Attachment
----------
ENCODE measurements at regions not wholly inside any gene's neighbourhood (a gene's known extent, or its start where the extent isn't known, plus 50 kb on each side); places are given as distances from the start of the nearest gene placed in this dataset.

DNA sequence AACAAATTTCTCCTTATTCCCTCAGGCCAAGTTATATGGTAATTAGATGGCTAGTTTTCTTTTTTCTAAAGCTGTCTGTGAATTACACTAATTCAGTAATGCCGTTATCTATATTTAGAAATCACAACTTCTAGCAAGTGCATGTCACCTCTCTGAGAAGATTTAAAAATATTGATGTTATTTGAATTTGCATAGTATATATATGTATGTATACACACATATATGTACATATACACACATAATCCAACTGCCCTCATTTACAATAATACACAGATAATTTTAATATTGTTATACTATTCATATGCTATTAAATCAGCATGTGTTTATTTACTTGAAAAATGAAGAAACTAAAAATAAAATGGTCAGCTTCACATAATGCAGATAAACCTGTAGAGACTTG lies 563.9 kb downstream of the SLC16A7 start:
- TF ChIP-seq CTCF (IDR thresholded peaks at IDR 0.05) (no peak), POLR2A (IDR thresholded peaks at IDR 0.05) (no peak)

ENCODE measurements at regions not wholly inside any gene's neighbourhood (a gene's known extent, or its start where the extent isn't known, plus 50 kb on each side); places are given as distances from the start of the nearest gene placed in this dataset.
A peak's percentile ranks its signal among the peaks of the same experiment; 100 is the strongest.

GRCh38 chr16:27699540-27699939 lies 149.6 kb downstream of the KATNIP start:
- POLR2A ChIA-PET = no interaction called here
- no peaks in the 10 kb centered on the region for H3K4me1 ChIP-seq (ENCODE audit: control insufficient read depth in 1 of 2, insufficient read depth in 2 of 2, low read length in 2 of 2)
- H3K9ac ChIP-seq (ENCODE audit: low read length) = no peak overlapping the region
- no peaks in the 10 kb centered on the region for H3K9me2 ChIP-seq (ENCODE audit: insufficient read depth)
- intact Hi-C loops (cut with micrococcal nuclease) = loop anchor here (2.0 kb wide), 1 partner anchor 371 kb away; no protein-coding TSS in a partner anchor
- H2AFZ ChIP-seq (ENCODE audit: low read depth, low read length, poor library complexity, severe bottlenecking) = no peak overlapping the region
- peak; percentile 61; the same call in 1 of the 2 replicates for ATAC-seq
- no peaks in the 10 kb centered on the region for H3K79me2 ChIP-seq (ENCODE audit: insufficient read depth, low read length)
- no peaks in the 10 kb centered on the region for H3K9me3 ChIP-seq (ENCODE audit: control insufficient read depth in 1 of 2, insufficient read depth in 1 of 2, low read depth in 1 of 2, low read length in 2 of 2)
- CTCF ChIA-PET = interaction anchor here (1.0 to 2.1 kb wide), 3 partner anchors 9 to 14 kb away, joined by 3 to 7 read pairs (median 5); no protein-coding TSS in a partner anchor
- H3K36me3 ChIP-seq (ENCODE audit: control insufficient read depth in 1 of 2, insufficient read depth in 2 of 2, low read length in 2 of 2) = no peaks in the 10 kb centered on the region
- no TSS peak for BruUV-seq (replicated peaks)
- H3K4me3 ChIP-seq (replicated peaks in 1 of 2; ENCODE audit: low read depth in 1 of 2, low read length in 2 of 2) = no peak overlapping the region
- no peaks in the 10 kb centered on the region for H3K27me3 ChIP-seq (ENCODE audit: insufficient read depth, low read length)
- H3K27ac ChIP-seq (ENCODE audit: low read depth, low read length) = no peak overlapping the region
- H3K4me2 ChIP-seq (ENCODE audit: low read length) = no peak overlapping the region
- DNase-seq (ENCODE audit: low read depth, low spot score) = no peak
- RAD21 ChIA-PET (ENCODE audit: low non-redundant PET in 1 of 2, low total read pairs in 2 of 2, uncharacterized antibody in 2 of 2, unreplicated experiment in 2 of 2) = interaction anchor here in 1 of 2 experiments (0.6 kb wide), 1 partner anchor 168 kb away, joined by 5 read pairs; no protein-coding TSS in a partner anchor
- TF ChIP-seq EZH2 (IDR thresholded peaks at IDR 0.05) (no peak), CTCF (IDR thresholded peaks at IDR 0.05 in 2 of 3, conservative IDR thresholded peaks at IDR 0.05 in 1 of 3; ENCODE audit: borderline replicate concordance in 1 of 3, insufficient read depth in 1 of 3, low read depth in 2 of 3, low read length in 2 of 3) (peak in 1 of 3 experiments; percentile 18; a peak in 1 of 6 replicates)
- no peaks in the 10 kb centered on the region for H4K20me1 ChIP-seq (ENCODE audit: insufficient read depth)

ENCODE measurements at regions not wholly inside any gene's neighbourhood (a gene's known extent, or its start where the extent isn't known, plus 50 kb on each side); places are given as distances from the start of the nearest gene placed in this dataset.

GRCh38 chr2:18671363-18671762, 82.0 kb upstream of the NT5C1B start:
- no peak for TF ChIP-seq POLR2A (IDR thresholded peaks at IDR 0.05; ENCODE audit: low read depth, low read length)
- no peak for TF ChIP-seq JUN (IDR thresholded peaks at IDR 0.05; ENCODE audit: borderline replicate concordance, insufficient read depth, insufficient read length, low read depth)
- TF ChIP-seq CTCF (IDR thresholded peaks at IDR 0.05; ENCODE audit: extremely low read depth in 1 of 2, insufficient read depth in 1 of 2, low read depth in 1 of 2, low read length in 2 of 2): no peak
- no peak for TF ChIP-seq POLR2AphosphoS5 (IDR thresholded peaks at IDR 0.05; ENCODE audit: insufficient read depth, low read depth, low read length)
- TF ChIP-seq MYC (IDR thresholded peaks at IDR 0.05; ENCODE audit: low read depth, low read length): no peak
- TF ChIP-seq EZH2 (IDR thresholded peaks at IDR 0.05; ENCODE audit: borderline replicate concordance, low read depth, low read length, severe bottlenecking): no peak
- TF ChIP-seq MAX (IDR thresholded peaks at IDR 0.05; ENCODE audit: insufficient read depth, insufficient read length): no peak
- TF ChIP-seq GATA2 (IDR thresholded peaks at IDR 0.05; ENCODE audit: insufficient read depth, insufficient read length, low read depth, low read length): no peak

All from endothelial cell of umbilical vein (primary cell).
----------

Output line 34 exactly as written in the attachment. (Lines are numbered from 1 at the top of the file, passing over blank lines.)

- TF ChIP-seq EZH2 (IDR thresholded peaks at IDR 0.05; ENCODE audit: borderline replicate concordance, low read depth, low read length, severe bottlenecking): no peak